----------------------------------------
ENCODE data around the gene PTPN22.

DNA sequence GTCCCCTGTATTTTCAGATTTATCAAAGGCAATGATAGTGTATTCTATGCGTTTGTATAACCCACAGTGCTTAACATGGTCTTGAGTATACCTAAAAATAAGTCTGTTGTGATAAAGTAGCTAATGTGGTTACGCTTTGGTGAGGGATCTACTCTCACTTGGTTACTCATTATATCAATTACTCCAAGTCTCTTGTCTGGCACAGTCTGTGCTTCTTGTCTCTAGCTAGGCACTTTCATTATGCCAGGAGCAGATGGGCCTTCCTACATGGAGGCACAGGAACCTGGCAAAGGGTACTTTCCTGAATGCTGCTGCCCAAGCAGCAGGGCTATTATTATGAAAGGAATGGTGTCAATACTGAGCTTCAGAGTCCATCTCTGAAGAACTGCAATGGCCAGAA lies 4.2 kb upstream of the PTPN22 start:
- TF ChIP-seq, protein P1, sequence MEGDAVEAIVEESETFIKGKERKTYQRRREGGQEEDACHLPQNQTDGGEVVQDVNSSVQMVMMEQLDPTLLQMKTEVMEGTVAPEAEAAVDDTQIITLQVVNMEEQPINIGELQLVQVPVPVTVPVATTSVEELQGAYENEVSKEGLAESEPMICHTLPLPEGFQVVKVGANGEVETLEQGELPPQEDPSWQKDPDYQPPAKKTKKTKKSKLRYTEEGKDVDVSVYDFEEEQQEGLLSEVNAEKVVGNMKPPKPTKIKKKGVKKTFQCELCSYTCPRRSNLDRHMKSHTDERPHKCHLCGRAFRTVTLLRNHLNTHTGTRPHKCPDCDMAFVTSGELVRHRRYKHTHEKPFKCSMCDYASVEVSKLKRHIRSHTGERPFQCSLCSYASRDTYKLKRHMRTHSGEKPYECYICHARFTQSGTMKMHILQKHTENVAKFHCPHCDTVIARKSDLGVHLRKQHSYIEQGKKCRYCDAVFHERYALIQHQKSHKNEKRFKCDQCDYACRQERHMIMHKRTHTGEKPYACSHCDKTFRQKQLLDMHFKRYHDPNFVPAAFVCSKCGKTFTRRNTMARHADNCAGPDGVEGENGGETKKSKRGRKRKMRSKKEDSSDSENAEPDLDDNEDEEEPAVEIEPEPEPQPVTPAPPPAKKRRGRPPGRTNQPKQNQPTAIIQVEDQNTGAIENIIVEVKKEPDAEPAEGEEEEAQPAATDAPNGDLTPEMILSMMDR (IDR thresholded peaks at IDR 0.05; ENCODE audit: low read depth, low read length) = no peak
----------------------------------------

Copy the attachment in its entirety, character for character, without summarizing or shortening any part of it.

ENCODE data around the gene PTPN22.

DNA sequence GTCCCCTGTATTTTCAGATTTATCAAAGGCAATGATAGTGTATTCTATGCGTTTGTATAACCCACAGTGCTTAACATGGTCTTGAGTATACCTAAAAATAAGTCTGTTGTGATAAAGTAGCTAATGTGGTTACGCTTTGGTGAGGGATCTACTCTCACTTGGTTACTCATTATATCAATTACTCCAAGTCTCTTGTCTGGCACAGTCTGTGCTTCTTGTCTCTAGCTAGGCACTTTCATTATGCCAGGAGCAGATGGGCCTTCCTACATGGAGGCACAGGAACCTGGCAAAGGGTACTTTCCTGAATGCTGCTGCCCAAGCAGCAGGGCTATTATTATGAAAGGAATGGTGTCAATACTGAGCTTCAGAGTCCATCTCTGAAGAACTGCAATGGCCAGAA lies 4.2 kb upstream of the PTPN22 start:
- TF ChIP-seq, protein P1, sequence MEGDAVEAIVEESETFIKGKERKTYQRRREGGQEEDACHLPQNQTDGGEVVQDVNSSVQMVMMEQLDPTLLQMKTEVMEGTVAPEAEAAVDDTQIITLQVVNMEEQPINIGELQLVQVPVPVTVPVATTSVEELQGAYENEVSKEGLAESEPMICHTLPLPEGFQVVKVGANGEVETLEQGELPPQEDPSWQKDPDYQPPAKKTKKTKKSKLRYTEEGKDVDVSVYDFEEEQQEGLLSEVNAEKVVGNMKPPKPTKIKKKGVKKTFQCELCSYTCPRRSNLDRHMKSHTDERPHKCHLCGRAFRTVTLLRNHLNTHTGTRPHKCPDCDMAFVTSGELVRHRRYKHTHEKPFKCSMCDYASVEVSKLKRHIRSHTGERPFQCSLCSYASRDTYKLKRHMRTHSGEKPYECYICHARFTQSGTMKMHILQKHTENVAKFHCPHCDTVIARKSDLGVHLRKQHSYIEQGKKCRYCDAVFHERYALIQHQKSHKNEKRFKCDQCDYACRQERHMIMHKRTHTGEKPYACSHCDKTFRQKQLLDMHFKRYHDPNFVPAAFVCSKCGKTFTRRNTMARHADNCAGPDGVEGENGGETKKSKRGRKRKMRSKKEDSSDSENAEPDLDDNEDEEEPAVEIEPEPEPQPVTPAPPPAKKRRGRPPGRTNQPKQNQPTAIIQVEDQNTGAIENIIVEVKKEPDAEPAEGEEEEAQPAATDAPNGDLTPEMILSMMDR (IDR thresholded peaks at IDR 0.05; ENCODE audit: low read depth, low read length) = no peak